outline 1. in the beginning. The Big Bang 2. galaxies -- different types 3. stars -- life cycle 4. the solar system -- sun and planets

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1 Earth s Place in the Universe outline 1. in the beginning. The Big Bang 2. galaxies -- different types 3. stars -- life cycle 4. the solar system -- sun and planets

2 the big bang the universe is expanding and cooling it all began about 13.8 billion years ago how do we know?

3 light travels as a wave m/s

4 --> galaxies are moving away from Earth Doppler effect Johann Christian Andreas Doppler

5 redshift --> retreat velocity advancing galaxy receding galaxy

6 Edwin Hubble observed a red shift --> retreat velocity (apparent velocity of recession) increases with increasing distance --> Hubble s constant

7 distance is calculated by measuring parallax

8 Hubble s Law

9 age of the universe The Hubble parameter has the dimensions of inverse time, so a Hubble time t H may be obtained by inverting the present value of the Hubble parameter

10 at the beginning There was an enormous outward expanding gaseous cloud of hydrogen and helium. The cloud condensed under gravity and contracted into swirling, tabular masses --> became galaxies Further fragmentation of these spinning clouds formed proto-stars.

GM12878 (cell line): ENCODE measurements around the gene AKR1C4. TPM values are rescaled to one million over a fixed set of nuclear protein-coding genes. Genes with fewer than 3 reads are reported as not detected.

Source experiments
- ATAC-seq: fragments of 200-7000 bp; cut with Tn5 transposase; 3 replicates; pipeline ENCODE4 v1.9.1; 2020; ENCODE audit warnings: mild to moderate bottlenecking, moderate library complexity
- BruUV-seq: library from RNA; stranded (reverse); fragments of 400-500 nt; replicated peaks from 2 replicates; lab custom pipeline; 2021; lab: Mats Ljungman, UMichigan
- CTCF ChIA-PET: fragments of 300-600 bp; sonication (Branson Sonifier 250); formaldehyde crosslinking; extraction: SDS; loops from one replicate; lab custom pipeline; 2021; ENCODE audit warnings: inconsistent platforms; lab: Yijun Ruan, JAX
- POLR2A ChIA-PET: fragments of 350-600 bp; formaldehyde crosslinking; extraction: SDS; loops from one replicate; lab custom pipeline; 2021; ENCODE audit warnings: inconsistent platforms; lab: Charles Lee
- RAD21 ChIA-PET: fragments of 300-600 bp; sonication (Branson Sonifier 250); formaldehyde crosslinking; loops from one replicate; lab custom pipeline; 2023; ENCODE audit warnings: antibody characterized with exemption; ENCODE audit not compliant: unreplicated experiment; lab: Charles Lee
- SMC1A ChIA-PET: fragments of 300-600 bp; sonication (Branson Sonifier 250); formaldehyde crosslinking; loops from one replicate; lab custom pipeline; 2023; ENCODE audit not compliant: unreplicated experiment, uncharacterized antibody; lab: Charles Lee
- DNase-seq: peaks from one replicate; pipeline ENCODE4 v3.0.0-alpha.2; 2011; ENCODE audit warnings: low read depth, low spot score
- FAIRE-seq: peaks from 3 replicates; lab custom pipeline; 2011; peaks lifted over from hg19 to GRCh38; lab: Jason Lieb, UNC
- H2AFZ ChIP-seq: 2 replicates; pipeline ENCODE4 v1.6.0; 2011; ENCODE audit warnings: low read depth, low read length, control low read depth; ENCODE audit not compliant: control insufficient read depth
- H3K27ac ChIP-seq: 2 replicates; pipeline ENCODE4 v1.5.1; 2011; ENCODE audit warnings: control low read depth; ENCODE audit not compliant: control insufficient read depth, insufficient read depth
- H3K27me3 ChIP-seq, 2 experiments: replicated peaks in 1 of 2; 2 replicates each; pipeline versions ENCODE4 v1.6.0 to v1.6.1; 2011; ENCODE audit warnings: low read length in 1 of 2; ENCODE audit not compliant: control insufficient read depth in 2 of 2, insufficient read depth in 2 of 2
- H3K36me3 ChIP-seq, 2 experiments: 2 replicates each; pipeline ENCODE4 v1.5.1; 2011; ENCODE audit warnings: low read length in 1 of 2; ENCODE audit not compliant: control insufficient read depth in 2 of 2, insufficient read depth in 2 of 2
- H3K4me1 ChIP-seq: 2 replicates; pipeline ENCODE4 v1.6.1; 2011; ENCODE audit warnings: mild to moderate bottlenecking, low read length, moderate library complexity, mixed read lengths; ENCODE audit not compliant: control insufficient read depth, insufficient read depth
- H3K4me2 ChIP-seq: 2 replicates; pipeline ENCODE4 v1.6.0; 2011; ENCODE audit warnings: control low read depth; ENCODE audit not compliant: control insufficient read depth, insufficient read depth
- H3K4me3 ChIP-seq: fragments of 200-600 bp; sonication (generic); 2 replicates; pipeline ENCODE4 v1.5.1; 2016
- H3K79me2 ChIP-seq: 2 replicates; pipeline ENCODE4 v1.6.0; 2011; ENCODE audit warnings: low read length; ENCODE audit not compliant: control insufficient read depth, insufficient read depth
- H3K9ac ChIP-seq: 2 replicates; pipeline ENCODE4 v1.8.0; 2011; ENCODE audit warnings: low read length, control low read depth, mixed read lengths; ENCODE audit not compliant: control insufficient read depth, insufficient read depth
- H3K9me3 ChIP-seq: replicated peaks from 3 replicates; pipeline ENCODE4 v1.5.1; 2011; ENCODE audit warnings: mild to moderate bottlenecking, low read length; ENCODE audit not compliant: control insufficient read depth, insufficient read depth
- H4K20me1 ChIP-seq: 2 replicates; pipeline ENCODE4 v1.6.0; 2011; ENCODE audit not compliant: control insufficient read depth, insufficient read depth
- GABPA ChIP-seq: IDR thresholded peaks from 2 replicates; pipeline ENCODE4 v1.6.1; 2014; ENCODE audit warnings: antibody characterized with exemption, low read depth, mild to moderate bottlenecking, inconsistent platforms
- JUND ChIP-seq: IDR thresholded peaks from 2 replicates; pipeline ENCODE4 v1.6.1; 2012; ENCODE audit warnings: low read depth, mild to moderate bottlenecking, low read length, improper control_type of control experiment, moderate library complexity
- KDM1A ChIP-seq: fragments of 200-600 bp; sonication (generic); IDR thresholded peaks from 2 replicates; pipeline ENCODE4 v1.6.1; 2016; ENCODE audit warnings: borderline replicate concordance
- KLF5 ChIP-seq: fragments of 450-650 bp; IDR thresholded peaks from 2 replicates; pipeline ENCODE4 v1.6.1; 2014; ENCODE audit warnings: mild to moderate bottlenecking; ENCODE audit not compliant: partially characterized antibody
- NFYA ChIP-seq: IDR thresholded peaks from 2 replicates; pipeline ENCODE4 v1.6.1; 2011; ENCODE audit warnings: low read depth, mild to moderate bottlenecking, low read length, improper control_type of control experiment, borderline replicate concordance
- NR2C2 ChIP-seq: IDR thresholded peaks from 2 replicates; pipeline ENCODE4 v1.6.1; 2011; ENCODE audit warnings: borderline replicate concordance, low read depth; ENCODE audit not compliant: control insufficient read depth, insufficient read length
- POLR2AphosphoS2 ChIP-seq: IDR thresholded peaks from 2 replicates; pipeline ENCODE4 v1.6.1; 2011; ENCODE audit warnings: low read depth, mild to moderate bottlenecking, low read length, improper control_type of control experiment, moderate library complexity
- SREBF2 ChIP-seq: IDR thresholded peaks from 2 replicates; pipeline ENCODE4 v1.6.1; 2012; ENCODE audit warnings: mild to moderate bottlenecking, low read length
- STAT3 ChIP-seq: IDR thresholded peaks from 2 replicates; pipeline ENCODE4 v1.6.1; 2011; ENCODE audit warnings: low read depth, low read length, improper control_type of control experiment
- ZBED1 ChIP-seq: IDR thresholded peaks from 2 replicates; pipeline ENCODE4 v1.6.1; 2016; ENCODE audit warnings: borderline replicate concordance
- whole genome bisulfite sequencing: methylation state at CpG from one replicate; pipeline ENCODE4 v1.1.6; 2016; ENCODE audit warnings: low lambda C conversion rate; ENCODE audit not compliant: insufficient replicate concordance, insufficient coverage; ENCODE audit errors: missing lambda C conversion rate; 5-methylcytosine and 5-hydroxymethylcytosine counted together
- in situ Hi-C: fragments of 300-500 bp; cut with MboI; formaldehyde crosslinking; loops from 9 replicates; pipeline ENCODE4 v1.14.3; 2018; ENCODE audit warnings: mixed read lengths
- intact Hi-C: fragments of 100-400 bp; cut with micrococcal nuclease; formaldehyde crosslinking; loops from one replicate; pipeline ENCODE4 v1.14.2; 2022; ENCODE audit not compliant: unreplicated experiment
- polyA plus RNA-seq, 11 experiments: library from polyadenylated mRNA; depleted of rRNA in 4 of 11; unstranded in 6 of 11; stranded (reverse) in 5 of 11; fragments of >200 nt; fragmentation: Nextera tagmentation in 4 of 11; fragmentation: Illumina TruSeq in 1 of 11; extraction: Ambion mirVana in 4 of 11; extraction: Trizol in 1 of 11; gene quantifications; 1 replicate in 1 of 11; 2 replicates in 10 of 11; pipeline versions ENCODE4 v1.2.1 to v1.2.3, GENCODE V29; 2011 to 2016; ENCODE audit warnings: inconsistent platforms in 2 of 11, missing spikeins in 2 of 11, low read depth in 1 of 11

11 at the beginning

12 at the beginning Proto-stars continued to collapse under gravitational pull becoming hotter and denser until nuclear fusion began and collapse stopped. --> energy producing stars were born. 100 billion billion (10 20 ) stars!

13 galaxies spiral elliptical lenticular irregular

14 spiral galaxies Spiral galaxies are characterized by the presence of gas in the disk which means star formation remains active at the present time, hence the younger population of stars. Spirals are usually found in the low density galactic field where their delicate shape can avoid disruption by tidal forces from neighbouring galaxies.

15 Milky Way spiral galaxy with 100 billion stars interstellar matter 10% (equivalent to 10 billion stars) 100,000 light years wide, 10,000 light years thick speed of light is m/s (~ 186, mi/s) --> light year ~ 9.5 trillion km or 5.8 trillion miles

16 NGC 3370

17 M100